I thought David Laws’ resignation was dignified and full of integrity – as is he – but very sad to watch.
This matter is now for the authorities to investigate – and will take its course. David’s brilliance is a serious loss to our government and our country – particularly at this time of great need.
But outside of the proprieties or otherwise of David’s arrangements for housing and financing thereof – what I saw when I watched his resignation statement – was the personal pain of an individual who has not felt able to be open about their sexuality.
However progressive our laws are – we have not yet reached the point where young people feel completely free about coming out. Iain Dale has a very good piece in the Mail on Sunday about his own experiences and the difficulties of coming out to his family and friends – and coming from a small village. Yes things are changing – but these personal matters are still not easy for the variety of reasons that Iain sites.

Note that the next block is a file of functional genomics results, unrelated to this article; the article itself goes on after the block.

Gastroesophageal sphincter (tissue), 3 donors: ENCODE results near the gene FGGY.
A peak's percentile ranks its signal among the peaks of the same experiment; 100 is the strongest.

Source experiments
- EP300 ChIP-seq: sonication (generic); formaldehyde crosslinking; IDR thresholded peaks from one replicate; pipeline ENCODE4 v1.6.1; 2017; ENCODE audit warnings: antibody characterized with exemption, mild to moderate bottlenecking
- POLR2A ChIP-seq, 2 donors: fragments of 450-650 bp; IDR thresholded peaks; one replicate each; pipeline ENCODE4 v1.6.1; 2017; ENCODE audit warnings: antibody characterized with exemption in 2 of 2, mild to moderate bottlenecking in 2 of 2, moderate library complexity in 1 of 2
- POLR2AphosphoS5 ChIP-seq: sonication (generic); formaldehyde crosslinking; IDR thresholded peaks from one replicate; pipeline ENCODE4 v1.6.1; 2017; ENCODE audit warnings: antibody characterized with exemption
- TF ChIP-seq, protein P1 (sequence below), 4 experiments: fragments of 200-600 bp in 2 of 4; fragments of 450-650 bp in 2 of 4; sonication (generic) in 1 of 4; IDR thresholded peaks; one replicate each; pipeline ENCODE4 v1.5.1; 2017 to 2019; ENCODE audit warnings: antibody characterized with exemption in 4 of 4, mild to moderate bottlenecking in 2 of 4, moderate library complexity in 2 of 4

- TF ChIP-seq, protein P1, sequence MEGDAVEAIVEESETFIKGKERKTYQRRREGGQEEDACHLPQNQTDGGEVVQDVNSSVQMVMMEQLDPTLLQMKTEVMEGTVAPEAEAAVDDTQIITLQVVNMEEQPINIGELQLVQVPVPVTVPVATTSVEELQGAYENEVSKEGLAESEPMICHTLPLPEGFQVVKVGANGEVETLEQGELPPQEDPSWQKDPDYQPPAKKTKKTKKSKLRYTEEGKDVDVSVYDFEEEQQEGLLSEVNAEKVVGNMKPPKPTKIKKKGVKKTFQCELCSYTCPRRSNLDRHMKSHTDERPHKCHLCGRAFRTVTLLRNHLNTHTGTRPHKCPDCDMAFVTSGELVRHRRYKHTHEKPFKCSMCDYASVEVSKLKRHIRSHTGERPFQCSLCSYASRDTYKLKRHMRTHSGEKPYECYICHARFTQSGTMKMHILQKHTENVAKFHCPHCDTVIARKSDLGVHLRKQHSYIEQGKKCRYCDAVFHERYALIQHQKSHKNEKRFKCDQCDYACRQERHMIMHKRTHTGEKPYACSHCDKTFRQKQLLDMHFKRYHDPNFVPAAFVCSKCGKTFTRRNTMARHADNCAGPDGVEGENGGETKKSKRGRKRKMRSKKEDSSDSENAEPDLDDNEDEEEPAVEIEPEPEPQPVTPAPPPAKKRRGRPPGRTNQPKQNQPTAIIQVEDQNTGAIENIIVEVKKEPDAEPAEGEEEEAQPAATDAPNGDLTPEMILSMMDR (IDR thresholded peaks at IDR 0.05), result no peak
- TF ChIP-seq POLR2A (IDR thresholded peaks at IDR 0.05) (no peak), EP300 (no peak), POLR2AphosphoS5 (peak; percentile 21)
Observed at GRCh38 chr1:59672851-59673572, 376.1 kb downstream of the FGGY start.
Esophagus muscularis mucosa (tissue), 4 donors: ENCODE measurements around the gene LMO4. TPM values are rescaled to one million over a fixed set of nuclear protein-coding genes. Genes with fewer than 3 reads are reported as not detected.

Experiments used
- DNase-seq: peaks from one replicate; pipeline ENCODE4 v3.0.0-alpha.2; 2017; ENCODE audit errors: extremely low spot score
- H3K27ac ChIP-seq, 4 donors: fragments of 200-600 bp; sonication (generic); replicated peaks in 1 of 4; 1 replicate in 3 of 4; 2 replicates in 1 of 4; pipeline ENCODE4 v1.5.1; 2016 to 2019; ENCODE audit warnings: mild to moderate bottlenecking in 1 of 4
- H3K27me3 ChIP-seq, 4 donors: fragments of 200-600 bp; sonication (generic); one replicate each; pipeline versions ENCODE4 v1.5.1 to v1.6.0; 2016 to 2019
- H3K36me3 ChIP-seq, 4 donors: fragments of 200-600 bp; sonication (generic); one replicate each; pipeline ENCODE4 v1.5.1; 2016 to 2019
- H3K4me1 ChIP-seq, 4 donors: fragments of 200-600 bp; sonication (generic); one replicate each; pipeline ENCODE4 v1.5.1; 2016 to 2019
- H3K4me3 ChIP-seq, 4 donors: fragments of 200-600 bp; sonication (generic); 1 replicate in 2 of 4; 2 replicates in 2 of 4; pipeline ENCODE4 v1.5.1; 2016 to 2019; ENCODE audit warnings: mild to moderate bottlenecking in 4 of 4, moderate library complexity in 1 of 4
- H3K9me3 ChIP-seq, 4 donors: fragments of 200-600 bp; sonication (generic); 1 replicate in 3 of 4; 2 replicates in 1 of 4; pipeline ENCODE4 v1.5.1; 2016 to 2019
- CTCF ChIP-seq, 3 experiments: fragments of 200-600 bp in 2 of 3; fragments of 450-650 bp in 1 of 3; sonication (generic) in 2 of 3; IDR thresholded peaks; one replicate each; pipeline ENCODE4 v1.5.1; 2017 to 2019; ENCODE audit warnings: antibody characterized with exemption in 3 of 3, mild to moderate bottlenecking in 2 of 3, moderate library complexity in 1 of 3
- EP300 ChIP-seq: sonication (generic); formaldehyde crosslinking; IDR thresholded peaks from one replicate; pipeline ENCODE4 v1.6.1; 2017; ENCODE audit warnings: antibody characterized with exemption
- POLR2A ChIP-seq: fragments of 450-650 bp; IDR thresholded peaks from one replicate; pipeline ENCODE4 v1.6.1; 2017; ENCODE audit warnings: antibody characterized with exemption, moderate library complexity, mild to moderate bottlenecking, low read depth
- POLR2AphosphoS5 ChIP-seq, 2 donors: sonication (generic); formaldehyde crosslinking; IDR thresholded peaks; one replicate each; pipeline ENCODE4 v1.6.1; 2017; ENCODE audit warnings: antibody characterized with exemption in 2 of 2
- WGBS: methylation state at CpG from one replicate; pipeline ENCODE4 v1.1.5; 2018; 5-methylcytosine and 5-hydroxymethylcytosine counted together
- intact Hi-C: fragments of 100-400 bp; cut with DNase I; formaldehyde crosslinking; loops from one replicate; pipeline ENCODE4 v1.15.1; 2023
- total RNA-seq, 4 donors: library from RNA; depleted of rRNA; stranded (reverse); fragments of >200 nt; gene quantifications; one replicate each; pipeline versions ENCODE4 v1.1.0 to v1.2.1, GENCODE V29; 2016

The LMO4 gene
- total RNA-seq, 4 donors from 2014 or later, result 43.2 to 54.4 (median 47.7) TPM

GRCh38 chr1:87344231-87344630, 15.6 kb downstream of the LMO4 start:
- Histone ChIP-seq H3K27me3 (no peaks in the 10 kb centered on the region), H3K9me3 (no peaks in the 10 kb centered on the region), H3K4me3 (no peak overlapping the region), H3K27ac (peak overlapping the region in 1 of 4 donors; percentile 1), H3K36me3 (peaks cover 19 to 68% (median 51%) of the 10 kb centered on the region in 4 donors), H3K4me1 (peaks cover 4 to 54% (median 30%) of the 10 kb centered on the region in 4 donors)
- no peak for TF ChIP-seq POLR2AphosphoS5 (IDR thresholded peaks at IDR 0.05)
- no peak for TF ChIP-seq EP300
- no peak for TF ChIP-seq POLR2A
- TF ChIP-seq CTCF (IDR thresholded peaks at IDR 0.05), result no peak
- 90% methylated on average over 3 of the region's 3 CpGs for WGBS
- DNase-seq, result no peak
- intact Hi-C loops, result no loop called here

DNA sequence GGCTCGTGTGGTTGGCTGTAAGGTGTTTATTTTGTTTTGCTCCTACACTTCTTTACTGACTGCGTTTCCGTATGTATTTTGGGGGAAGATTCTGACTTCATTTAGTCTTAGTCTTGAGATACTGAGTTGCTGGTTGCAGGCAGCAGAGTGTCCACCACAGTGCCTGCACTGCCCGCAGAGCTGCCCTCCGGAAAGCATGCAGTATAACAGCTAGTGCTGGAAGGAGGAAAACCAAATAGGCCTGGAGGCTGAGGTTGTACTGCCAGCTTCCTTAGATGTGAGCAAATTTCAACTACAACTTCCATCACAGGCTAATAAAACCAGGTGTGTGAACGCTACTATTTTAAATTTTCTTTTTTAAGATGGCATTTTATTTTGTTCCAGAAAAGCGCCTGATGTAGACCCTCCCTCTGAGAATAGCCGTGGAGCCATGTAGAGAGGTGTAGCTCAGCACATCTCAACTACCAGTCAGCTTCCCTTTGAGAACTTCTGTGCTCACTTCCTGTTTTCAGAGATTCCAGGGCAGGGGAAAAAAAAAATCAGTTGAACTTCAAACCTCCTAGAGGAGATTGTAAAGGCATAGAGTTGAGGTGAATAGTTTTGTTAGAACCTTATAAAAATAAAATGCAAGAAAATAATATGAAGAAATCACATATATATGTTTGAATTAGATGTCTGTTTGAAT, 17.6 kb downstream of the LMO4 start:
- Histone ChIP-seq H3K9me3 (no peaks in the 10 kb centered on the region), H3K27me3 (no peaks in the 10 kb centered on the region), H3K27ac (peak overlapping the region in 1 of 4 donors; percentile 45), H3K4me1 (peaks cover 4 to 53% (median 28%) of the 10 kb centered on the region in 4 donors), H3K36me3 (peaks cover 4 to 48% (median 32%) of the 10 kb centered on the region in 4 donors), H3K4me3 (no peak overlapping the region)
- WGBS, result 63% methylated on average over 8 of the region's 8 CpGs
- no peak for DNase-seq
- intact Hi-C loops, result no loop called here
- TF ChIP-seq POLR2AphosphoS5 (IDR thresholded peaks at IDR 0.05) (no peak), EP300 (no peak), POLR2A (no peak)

We also know that homophobic bullying in our schools is still a major problem. 98% of schools have anti-bullying policies but only 6% have specific policies to tackle homophobic bullying. Six out of ten children experience homophobic bullying.
During anti-bullying week at the end of ’09, Nick Clegg said:
‘It’s a sad fact that looking or acting ‘gay’ can instantly make someone a target in thousands of schools across the country’.
‘Until we deal with homophobia in schools, we’re never going to stamp out wider discrimination in society’.
Both Liberal Democrats and Conservatives highlighted this issue in their manifestos. In the coalition agreement it appears thus: ‘We will help schools tackle bullying in schools, especially homophobic bullying’.
David Laws’ untimely and sad departure from the cabinet demonstrates how very far we still have to go and how very right the coalition is to pursue this issue – for all our sakes.